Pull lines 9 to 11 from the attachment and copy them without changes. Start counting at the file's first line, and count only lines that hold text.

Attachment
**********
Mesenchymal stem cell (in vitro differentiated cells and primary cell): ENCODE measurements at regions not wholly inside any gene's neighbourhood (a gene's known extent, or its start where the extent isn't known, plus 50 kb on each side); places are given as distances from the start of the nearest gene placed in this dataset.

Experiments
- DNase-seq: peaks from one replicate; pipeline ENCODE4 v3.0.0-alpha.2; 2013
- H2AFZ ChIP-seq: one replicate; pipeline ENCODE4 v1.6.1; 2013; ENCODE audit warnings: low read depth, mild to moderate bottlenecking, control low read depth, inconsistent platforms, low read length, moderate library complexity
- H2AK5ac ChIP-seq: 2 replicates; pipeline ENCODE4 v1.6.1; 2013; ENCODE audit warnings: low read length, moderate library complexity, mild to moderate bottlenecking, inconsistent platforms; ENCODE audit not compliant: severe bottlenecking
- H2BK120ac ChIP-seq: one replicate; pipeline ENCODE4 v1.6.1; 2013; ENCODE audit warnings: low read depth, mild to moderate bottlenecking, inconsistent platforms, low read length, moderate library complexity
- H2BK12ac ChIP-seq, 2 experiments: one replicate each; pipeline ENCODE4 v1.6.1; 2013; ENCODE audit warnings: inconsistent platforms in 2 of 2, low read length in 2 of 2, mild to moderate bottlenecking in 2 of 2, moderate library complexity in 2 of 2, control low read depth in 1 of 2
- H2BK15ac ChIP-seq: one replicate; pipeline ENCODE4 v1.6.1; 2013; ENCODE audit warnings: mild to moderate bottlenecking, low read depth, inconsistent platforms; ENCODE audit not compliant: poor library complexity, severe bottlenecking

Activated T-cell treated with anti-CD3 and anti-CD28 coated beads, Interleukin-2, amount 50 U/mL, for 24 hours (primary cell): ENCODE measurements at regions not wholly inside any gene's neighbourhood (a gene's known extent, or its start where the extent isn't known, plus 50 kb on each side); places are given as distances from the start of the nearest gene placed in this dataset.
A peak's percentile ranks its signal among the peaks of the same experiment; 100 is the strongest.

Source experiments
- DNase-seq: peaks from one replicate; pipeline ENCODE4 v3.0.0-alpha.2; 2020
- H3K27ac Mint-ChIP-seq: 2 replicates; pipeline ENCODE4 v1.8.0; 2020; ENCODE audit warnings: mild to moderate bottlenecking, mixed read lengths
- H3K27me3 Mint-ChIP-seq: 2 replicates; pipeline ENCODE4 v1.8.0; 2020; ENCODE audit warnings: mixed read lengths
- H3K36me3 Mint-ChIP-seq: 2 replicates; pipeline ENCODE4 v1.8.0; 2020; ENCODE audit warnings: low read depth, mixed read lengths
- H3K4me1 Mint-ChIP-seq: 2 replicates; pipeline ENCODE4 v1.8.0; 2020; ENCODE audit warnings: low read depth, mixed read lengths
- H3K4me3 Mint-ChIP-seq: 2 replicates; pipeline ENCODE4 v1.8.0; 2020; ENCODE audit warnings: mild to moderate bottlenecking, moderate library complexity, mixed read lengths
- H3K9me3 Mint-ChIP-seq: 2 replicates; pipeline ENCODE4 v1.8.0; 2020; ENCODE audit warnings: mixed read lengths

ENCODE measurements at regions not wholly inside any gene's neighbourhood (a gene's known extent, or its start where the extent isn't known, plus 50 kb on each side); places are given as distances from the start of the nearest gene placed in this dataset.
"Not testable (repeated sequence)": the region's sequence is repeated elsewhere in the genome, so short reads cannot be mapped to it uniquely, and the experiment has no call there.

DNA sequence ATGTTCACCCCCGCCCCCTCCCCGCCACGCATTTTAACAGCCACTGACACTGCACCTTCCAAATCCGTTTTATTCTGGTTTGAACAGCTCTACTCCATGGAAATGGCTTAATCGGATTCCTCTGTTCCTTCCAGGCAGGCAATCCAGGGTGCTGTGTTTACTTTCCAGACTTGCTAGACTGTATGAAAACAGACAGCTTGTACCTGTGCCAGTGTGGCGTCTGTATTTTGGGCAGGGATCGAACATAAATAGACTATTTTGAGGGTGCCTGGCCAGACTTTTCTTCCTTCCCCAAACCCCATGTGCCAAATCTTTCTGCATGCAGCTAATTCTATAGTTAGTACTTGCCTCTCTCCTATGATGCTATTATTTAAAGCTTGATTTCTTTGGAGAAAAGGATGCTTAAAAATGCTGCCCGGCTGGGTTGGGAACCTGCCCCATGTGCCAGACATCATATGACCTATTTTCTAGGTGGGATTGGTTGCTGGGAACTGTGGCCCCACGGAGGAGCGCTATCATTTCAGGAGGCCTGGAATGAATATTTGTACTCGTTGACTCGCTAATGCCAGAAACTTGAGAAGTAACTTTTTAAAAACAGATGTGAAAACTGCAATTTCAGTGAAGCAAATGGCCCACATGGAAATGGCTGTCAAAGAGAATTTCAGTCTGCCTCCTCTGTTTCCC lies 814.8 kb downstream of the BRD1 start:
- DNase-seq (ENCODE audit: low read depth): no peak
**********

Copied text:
Activated T-cell treated with anti-CD3 and anti-CD28 coated beads, Interleukin-2, amount 50 U/mL, for 24 hours (primary cell): ENCODE measurements at regions not wholly inside any gene's neighbourhood (a gene's known extent, or its start where the extent isn't known, plus 50 kb on each side); places are given as distances from the start of the nearest gene placed in this dataset.
A peak's percentile ranks its signal among the peaks of the same experiment; 100 is the strongest.

Source experiments